For employees, the central gap was shifting from a culture of micromanagement to one where autonomy, engagement and empowerment are expected, exercised, and promoted. The intention was to evolve from being managed and having linear career expectations to self-managing themselves and their own career. Why? Because this company believed that it would help them shift from feeling resignation, skepticism, and fear of feedback to feeling engaged, empowered, and looking at feedback with openness and acceptance. The logic was attractive. However, change was not automatic.
 

From Do Agile to Be Agile

At Axialent we believe that, for any change that truly matters, it must operate first at the Be-level. It’s in that mushy place where thoughts & feelings, values & beliefs, and needs & wants reside (and that top execs seldom look at from so high above) where we have found the most significant leverage. From there, the leaders and those they lead can shift behaviors more effectively at the Do-level. Training people how to do agile was not enough. They needed to dive deeper and actually be agile.
In that deep side of the pool, there is anxiety, tension, and even fear among leaders and team members alike. “What will happen to me and my career in this company?”, “How can I protect my safe haven?” “Will we increase risk by letting go of control?” “What do you mean that control is ‘bad’? We’re a regulated company! Control is not only good – it’s mandatory!” Reconciling these dilemmas was suddenly part of their job description. They looked at their toolkit and realized they needed a different set of tools to deal with this new reality. So, we set off to replenish them from our stock.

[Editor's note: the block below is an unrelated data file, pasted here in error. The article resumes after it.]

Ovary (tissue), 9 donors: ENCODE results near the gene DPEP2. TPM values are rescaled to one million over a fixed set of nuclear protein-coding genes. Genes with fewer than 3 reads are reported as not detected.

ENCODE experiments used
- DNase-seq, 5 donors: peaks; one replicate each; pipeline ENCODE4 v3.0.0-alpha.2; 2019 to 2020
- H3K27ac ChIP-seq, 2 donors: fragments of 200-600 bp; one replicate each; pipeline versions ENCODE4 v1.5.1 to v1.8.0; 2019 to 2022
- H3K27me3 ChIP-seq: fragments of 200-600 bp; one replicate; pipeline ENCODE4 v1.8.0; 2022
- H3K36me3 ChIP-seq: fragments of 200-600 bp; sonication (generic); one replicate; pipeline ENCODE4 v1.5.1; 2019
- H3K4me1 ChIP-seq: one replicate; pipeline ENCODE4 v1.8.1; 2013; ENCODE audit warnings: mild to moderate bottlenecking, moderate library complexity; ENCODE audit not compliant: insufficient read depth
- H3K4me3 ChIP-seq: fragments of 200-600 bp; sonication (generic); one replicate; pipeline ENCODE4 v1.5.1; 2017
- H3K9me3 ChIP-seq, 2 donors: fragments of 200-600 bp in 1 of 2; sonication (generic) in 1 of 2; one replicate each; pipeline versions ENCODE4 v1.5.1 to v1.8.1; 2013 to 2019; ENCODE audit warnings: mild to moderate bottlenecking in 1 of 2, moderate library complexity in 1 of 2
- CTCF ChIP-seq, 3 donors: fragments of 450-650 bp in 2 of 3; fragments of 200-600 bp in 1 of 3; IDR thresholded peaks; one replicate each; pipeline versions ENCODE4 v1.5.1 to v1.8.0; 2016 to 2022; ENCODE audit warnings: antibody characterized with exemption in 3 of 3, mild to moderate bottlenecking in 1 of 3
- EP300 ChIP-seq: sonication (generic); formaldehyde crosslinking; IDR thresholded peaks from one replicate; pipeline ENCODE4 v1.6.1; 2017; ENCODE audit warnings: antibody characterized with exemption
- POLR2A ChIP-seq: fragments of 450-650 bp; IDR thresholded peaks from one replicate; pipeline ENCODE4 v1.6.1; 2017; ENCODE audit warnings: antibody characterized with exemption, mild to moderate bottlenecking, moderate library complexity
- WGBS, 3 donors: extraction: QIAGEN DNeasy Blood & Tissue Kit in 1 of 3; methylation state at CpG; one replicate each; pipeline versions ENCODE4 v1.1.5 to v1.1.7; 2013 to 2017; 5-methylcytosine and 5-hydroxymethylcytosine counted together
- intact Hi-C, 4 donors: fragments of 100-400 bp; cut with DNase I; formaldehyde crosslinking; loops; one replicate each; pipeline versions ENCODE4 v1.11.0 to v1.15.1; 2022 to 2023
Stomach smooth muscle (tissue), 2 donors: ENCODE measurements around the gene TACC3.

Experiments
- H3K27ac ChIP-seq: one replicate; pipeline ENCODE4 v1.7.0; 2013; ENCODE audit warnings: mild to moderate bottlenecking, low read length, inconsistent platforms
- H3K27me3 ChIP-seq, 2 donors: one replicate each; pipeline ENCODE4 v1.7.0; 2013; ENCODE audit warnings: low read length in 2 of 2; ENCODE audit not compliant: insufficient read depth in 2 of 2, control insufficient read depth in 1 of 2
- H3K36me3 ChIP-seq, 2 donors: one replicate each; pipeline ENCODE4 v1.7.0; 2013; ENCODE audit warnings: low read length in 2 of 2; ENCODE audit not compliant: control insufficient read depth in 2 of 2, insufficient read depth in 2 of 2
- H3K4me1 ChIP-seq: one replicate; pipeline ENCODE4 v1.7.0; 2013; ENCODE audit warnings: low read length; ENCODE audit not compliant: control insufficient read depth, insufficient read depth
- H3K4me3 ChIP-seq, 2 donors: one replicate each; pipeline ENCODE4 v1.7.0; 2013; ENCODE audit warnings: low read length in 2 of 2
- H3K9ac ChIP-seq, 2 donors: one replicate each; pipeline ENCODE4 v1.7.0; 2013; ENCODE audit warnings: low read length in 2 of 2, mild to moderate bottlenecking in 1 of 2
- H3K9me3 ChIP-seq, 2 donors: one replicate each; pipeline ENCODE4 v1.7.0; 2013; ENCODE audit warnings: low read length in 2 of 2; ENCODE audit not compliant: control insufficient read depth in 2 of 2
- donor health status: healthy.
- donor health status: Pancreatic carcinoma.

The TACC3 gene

Understanding these gaps helped us walk in our clients’ shoes as we embarked on this journey alongside them. In the following two articles of this series, we will explain the design principles we followed and the most prized lessons we have learned and would apply in the next opportunity that comes our way. Come along for the ride!

Ten years ago, I decided to focus my career on helping organizations innovate by developing new products and services. Because of that, I did my best to embrace what I considered an “Innovation Mindset.”  I thought to myself: I need to become an innovator and adopt this mindset in my life. For me, this meant not being afraid to try new things, takings risks, and doing my best to be creative. However, as a result, I became someone who struggled with routines because I thought an innovative person should not be static.
As I started to grow personally and professionally, more complex problems appeared in my life. The idea to optimize, or improve, some aspects of my life did not resonate with my “innovation mindset.” I didn’t have a problem with the idea of improving and trying new things. The conflict I had was that for me, optimizing meant finding a routine and sticking to it.
 

The breaking point

 
my innovation mindsetThen, eventually, there was a point when I realized that the pain of not doing anything was larger than the pain of change. So, I started my Optimal Me journey. I decided to start with my nutrition. I reduced sugar, carbs, and read some books on the topic. I have to be honest, I could not become a keto person, but I became conscious about how I eat and how my body feels when I eat garbage (aka “junk food”).